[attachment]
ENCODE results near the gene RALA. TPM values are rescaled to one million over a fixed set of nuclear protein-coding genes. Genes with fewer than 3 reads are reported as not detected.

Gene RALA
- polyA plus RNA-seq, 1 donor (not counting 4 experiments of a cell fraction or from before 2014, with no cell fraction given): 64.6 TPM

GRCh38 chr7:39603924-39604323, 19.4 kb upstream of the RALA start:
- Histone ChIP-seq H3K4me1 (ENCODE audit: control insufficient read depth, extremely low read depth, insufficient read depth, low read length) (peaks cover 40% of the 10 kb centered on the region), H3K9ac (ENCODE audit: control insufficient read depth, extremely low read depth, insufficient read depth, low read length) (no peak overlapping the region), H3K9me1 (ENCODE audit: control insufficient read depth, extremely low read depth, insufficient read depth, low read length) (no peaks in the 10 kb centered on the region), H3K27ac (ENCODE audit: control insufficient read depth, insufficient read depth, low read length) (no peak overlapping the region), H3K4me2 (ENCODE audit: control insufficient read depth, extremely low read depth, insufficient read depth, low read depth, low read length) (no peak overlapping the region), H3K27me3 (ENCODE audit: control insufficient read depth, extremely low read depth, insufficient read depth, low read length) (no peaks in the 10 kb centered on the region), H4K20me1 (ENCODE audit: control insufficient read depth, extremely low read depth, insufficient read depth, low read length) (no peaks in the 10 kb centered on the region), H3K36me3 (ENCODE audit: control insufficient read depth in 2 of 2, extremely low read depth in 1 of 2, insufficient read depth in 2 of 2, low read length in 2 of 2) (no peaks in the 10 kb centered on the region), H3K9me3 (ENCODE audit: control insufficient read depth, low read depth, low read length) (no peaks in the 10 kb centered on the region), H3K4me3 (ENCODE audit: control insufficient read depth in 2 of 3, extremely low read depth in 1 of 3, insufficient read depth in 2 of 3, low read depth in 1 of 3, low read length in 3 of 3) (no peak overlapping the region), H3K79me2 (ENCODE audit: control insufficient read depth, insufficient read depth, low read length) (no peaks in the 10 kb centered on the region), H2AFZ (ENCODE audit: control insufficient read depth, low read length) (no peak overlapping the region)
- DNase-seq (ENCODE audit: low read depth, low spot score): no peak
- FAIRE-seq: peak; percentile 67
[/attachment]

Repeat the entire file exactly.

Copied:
ENCODE results near the gene RALA. TPM values are rescaled to one million over a fixed set of nuclear protein-coding genes. Genes with fewer than 3 reads are reported as not detected.

Gene RALA
- polyA plus RNA-seq, 1 donor (not counting 4 experiments of a cell fraction or from before 2014, with no cell fraction given): 64.6 TPM

GRCh38 chr7:39603924-39604323, 19.4 kb upstream of the RALA start:
- Histone ChIP-seq H3K4me1 (ENCODE audit: control insufficient read depth, extremely low read depth, insufficient read depth, low read length) (peaks cover 40% of the 10 kb centered on the region), H3K9ac (ENCODE audit: control insufficient read depth, extremely low read depth, insufficient read depth, low read length) (no peak overlapping the region), H3K9me1 (ENCODE audit: control insufficient read depth, extremely low read depth, insufficient read depth, low read length) (no peaks in the 10 kb centered on the region), H3K27ac (ENCODE audit: control insufficient read depth, insufficient read depth, low read length) (no peak overlapping the region), H3K4me2 (ENCODE audit: control insufficient read depth, extremely low read depth, insufficient read depth, low read depth, low read length) (no peak overlapping the region), H3K27me3 (ENCODE audit: control insufficient read depth, extremely low read depth, insufficient read depth, low read length) (no peaks in the 10 kb centered on the region), H4K20me1 (ENCODE audit: control insufficient read depth, extremely low read depth, insufficient read depth, low read length) (no peaks in the 10 kb centered on the region), H3K36me3 (ENCODE audit: control insufficient read depth in 2 of 2, extremely low read depth in 1 of 2, insufficient read depth in 2 of 2, low read length in 2 of 2) (no peaks in the 10 kb centered on the region), H3K9me3 (ENCODE audit: control insufficient read depth, low read depth, low read length) (no peaks in the 10 kb centered on the region), H3K4me3 (ENCODE audit: control insufficient read depth in 2 of 3, extremely low read depth in 1 of 3, insufficient read depth in 2 of 3, low read depth in 1 of 3, low read length in 3 of 3) (no peak overlapping the region), H3K79me2 (ENCODE audit: control insufficient read depth, insufficient read depth, low read length) (no peaks in the 10 kb centered on the region), H2AFZ (ENCODE audit: control insufficient read depth, low read length) (no peak overlapping the region)
- DNase-seq (ENCODE audit: low read depth, low spot score): no peak
- FAIRE-seq: peak; percentile 67